As is true in the lives of many heavenly intercessors, Genevieve's legacy did not end with her entering into eternal life at the turn of the 6th century. In fact, one of Gen's greatest miracles did not occur until 1129, the year of the "burning fever." The ergotism epidemic, which we know was caused by eating fungus-infected rye bread, had spread throughout Britain and France, and was now threatening to destroy the great French city that even the great invaders from Gaul and Hun could not. Neither physicians nor priests could stop the advance of the "holy fire" (so nicknamed because of the initial burning sensation ergotism produced before it resulted in gangrene, convulsions and death) but when the authorities arranged a solemn procession of the saint's remains from her grave site to the still standing St. Denis Cathedral, the disease soon departed, and the epidemic abated. Afterwards, this procession of her casket was re-enacted whenever the city was in trouble, that is until the time of the French revolution, when, in the name of "science" and "progress," the Cathedral was ransacked and her relics were destroyed.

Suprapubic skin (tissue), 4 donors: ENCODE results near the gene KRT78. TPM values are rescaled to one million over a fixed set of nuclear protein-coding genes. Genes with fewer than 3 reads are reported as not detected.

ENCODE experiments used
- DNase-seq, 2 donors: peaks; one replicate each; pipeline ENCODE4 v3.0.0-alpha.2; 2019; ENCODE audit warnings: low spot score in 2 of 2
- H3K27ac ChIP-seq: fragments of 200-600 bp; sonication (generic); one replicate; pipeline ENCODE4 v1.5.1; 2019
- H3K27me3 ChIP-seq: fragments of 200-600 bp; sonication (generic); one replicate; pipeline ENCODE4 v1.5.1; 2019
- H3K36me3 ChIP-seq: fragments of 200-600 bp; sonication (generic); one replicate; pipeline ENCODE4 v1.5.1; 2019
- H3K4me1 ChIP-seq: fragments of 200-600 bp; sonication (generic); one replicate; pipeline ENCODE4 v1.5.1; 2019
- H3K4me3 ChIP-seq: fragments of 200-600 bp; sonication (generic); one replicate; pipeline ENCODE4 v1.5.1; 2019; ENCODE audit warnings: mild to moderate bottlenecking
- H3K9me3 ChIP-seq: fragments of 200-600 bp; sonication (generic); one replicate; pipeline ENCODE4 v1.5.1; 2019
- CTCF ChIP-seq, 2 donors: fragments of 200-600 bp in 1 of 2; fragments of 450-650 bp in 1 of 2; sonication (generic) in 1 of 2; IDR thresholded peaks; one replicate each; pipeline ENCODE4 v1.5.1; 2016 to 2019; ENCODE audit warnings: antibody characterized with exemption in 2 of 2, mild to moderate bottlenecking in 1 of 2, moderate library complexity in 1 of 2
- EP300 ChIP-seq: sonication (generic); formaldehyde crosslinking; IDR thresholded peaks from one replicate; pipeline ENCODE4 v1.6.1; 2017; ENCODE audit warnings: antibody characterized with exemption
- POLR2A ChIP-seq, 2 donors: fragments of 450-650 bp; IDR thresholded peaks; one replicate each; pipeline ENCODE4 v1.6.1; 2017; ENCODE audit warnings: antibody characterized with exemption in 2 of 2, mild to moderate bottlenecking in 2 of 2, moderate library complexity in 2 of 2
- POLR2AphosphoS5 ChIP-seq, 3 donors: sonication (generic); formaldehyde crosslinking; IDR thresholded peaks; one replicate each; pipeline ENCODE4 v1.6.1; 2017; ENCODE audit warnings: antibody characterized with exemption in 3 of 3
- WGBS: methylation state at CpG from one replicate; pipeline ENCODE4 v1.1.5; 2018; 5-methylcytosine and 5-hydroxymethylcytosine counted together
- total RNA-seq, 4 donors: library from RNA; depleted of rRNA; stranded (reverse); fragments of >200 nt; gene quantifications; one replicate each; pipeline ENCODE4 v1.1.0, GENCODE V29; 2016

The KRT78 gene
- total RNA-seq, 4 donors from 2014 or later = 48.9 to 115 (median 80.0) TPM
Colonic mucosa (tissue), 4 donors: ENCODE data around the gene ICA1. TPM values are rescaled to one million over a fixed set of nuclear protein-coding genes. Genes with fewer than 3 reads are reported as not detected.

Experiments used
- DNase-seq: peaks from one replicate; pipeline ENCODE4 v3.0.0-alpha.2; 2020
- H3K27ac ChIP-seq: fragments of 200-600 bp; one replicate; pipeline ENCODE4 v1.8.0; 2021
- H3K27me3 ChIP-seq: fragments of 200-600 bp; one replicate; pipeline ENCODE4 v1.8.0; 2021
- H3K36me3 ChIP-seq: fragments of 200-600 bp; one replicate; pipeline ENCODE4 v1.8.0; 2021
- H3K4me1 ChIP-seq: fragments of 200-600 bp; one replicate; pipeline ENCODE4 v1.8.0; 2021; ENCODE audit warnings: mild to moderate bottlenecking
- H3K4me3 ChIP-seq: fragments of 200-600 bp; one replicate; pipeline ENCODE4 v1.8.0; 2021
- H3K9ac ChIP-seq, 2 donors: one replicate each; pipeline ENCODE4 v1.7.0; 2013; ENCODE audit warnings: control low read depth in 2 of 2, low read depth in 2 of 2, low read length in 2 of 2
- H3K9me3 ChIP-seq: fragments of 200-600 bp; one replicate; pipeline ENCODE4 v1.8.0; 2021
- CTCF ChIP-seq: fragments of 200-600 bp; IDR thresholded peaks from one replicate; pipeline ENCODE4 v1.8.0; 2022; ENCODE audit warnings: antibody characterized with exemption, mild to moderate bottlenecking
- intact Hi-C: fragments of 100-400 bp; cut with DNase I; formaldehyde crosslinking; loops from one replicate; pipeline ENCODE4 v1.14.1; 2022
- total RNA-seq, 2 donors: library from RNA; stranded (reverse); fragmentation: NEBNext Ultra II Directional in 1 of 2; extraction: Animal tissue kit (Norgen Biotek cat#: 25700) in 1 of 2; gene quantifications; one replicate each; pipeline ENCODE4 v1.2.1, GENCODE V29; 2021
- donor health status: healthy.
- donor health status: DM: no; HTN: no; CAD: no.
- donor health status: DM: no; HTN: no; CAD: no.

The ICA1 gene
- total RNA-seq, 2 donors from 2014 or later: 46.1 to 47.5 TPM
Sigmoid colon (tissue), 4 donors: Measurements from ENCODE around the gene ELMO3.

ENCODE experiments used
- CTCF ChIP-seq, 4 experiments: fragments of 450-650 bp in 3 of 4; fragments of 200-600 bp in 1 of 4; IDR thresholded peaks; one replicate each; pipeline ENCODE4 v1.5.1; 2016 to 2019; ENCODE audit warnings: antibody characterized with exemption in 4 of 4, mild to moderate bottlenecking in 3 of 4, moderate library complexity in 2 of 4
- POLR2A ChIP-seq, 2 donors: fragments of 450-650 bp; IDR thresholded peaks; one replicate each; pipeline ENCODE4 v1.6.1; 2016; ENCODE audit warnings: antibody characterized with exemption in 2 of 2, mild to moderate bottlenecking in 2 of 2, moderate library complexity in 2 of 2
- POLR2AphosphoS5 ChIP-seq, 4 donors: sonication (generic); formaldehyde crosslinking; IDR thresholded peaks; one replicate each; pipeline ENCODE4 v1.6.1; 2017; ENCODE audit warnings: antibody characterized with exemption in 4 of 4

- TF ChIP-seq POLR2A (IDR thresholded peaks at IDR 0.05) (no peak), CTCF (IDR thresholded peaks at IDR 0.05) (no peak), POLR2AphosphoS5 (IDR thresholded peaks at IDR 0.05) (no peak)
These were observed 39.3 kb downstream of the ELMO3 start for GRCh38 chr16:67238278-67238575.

I guess you could honestly say that now there are two real reasons to recall today's saint. Certainly, the first is to honor the memory of my wife's mother, but the other, on the eve of the elevation of another who, also in the name of science and progress, vows to once again destroy the innocent, is even more pivotal. For it seems St. Genevieve was also adept at politics, first persuading Clovis, the King of the Franks from 481-511, to spare the lives of conquered French prisoners, but later counseling him to marry (from among many fair and politically connected maidens) Princess Clotida of Burgundy, herself a devout Christian and later a Catholic saint. Due to the duos' ceaseless prayers and humble influence, King Clovis himself was converted, and the Merovingian dynasty over which he reigned was saved, in more ways than one. Since St. Genevieve's intercession has already caused one world ruler to spare lives and convert to Christ, would it be too much to ask of her to do so again?